811.20 Defense (M)/7–2444

The Ambassador in Haiti (Wilson) to the Secretary of State

No. 109

Sir: With reference to the Department’s telegraphic instruction no. 140 of April 19, 6:00 [2:00] p.m., 1944,19 to this Embassy’s despatch no. 2745 of April 21, 1944,20 and to previous correspondence relative to the termination of the Rubber Development Corporation Cryptostegia program and its effects upon the economy of Haiti, I have the honor to enclose a memorandum21 giving a view of economic developments in the interval since the project was discontinued and an estimate of existing conditions.

It will be recalled, in this connection, that the Embassy, in its despatch no. 2745, page 2, stated in part as follows: [Page 1175]

“There is little doubt but that, if the Cryptostegia program were abandoned without providing for anything to take its place, the economy of the country would suffer materially. The impact of such a proportionately large program on this country has been severe, has built up an unusual purchasing power, has served to raise prices,—not to any alarming extent perhaps, but measurably,—and some part of the scarcity of household requirements may be ascribed to the incidence of the program in Haiti. However, the impetus given the potential purchasing power of the country will continue to be felt for some little time and, if proper direction is immediately given towards a substitute program—i.e. food crops production, the psychological and political factors should be resolved as quickly as adjustment is made in achieving the new program.”

The delays in turning Cryptostegia land back to the owners and in the organization of the food production program have served to accentuate the lull in business usually experienced at this time of year, commonly referred to as the “dead season”. However, as is suggested in the attached memorandum, while early solutions should be pressed, the situation does not necessarily give cause for any undue alarm and may be expected to resolve itself in a more or less normal way when the new coffee crop begins to move late in the summer.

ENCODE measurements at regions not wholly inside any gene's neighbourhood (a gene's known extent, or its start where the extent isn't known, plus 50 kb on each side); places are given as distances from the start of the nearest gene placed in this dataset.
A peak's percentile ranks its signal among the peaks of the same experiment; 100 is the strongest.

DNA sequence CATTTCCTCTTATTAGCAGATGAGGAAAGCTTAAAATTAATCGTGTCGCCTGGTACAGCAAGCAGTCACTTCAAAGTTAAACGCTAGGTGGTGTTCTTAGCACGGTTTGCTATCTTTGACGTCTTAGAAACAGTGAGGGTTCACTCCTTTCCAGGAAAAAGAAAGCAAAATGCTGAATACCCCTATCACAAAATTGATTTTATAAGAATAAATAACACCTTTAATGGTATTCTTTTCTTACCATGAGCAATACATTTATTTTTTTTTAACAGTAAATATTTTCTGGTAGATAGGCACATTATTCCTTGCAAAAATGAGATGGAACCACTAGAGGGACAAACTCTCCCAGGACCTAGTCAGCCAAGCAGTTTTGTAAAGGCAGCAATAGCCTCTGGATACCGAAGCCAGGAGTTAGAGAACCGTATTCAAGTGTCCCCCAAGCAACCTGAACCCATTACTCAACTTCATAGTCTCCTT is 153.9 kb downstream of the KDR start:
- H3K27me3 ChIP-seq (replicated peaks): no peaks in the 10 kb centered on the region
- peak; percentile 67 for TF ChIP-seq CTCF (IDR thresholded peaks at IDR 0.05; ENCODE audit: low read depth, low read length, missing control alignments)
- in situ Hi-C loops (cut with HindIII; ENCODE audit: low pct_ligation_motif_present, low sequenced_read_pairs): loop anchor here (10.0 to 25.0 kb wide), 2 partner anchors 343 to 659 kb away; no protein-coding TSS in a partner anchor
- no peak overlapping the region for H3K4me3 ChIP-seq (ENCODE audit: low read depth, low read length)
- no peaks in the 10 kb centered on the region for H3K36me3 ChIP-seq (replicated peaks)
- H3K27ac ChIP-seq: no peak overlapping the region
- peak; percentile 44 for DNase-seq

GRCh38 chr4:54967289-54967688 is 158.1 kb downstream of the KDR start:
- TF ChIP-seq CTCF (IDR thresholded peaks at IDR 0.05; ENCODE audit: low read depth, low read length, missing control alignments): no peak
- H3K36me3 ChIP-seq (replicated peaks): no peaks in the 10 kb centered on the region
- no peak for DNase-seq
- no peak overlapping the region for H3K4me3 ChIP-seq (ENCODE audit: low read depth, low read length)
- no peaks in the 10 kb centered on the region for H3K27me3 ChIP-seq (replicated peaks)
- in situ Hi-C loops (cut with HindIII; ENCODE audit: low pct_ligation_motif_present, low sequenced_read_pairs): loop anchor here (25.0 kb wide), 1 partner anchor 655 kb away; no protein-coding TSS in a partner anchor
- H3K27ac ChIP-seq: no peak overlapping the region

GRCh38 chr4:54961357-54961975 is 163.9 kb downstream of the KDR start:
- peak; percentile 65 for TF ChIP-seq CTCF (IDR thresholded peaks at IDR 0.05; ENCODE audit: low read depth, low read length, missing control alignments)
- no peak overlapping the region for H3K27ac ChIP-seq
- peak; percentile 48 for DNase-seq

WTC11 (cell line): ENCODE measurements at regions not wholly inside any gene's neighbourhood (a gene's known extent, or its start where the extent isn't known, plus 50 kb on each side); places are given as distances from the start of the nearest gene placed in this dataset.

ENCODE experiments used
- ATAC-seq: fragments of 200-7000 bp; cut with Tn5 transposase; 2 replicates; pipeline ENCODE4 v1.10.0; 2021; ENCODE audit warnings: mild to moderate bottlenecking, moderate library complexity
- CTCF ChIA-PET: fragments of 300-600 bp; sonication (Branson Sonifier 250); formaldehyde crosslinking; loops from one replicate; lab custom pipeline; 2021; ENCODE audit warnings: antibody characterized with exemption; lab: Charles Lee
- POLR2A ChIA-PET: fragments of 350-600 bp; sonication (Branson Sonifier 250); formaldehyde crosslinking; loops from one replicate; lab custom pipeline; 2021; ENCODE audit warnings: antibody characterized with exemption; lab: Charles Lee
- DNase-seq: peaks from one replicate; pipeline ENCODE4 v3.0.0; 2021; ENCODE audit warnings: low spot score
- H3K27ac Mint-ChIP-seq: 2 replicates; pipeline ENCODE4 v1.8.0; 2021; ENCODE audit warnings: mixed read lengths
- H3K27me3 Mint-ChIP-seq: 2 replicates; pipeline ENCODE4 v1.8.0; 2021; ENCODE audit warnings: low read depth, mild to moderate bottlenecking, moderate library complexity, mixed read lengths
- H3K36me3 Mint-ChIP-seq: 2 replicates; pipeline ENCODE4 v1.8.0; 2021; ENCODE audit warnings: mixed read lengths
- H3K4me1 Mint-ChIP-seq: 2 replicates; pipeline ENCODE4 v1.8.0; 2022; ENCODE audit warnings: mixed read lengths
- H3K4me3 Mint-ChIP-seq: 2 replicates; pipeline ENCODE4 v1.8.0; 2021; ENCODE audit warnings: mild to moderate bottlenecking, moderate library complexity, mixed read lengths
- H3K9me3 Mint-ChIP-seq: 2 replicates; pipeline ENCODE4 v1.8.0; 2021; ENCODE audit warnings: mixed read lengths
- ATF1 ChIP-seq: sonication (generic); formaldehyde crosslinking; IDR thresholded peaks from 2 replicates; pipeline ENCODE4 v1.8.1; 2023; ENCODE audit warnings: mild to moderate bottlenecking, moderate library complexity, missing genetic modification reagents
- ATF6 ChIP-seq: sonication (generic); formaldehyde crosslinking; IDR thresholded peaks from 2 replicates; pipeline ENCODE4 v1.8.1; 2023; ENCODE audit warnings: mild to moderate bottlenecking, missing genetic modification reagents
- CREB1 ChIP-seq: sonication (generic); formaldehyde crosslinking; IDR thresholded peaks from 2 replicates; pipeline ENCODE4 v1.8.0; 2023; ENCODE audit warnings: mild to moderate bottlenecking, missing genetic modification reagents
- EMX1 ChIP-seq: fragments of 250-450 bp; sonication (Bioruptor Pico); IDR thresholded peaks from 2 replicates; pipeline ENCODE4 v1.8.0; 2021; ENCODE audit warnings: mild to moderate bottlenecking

Respectfully yours,

Orme Wilson
  1. Not printed.
  2. Not printed, with exception of quotation below.
  3. Not printed; it emphasized the importance of the Cryptostegia program to the Haitian economy by indicating that the approximate sum of $6,500,000 spent in Haiti since October 1942, largely concentrated in the year 1943 and a few months in 1944, compared meaningfully with Haiti’s annual budget of $8,000,000 and its total annual payment in salaries and wages of $10,000,000. The memorandum also pointed out that some 50,000 persons had found employment in the SHADA program at better than average wages in 1943, a figure greater than Haiti’s total agricultural employment at any previous time. (811.20 Defense (M)/7–2444)